Currently there are four methodologies for obtaining functional foods: genetic engineering (Xudong et al. 2000; Prescha et al. 2003) breeding and cropping techniques (Dhirman et al. 1999), matrix engineering (Peña et al. 2013; Cortés, 2012) and bulk incorporation (Pérez et al. 2006). This last technique is industrially the most used where components such as vitamins, minerals, pre and probiotics and essential fatty acids, among others are directly incorporated. This also adds synergic effect on the original food.

Physiological Active Components (PAC) have been used in the fortification of foods. Iron is a fundamental micronutrient in our diets, especially under specific conditions such as menstruations, pregnancy and breastfeeding and its lack produces anemia. Its absorption can be increased by means of promoters such as vitamin C (Gibson, 1997) which is a frequently used antioxidant in the food industry for reducing characteristics of its two groups of protons donors (Koshizaka et al. 1988). Folic acid or vitamin B9 is a hydrosoluble vitamin necessary for the formation of structural proteins and hemoglobin, and which absorption and stability is also promoted by vitamin C (Koshizaka et al. 1988). Polydextrose is a soluble fiber that is not digested in the small intestine, but undergoes a partial fermentation in the large intestine (Ribeiro et al. 2003) representing health benefits since it favors the growth of beneficial bacteria (prebiotics) softening and facilitating fecal matter, reducing pH and gas production, attenuating blood glucose, and increasing calcium absorption (Pronczuk & Hayes, 2006).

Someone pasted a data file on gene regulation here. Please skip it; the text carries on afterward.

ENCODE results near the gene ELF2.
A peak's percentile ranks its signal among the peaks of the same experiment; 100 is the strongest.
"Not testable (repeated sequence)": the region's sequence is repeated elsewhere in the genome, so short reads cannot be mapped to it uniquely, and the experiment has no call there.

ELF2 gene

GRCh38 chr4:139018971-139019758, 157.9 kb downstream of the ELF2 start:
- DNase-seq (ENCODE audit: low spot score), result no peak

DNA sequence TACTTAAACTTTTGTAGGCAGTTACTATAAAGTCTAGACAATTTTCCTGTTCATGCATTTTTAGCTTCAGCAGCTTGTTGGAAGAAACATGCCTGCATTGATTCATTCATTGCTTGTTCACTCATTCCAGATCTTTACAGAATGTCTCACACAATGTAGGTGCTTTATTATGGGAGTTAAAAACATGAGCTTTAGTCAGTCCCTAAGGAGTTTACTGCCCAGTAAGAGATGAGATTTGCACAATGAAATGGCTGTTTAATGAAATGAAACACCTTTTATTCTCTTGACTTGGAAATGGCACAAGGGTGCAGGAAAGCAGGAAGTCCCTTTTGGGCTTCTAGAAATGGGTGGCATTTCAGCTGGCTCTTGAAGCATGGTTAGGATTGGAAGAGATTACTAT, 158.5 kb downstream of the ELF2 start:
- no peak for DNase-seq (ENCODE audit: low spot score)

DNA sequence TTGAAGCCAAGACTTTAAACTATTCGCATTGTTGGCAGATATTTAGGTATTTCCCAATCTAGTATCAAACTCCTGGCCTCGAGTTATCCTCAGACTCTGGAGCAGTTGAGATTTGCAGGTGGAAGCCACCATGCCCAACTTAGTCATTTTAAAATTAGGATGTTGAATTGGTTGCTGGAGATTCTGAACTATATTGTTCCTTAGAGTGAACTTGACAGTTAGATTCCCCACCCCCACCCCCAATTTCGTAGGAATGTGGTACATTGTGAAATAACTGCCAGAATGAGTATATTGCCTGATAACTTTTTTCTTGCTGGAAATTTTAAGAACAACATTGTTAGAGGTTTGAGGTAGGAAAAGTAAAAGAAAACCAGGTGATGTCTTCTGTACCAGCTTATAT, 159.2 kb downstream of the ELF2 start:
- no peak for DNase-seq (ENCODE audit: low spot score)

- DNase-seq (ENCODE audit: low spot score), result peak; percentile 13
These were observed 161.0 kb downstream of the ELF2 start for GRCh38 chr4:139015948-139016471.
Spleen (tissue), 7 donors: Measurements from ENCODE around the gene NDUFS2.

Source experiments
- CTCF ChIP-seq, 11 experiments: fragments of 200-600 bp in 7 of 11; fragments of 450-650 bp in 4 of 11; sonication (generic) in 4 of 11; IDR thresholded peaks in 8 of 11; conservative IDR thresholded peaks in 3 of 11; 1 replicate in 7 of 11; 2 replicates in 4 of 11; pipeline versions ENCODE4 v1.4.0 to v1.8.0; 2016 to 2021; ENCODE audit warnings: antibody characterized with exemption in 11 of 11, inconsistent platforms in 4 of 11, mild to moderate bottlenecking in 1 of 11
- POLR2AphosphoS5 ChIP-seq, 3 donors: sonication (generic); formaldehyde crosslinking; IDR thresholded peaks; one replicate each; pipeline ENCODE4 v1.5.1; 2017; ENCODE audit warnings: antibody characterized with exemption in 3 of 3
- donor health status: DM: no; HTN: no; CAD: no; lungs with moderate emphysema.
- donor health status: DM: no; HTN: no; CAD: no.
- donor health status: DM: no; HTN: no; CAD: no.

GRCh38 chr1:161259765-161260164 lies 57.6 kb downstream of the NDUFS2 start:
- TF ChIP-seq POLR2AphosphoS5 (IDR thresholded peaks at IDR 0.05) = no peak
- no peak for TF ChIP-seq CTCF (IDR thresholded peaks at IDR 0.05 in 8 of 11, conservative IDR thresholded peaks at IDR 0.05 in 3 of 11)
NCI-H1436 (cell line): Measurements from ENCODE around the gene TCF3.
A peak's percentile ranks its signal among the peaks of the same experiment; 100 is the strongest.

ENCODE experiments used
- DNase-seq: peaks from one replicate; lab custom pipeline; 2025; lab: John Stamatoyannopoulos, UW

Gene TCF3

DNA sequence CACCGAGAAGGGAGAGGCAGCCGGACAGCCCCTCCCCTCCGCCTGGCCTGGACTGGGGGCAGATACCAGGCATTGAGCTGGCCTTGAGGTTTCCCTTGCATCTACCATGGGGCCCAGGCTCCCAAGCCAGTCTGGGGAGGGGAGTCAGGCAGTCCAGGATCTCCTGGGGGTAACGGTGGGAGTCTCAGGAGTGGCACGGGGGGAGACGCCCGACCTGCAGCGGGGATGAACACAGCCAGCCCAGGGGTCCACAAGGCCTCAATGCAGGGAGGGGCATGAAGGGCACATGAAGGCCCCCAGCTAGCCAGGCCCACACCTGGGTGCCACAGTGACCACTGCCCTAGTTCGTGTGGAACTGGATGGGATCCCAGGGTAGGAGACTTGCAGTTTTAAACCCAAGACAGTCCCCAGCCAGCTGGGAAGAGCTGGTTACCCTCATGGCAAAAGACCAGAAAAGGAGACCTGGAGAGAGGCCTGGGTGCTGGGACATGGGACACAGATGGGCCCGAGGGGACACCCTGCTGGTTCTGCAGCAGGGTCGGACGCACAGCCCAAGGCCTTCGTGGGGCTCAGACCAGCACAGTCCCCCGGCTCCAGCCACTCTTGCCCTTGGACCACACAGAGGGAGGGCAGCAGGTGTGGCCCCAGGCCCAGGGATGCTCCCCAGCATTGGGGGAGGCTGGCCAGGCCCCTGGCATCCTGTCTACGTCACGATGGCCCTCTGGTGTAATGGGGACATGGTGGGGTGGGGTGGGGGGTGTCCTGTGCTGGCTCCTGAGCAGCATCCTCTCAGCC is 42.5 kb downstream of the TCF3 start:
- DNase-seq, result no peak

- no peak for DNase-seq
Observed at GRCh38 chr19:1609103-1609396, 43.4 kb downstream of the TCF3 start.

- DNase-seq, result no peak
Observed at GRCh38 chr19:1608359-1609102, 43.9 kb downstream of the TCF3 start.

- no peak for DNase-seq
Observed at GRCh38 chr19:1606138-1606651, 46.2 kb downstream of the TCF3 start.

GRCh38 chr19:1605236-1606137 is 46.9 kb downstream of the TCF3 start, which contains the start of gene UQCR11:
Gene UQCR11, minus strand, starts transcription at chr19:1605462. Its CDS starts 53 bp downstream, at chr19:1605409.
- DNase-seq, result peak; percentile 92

Spray drying is an effective process for the conservation of food products by reducing aw (water activity,) generating good stability and suitable quality attributes. By means of this process, the liquid feeding is dispersed in the form of fine drops with a high surface area, in such manner that upon direct contact with hot air it favors the transfer of heat and mass and finally obtaining a powder product (Kudra & Mujumdar, 2012).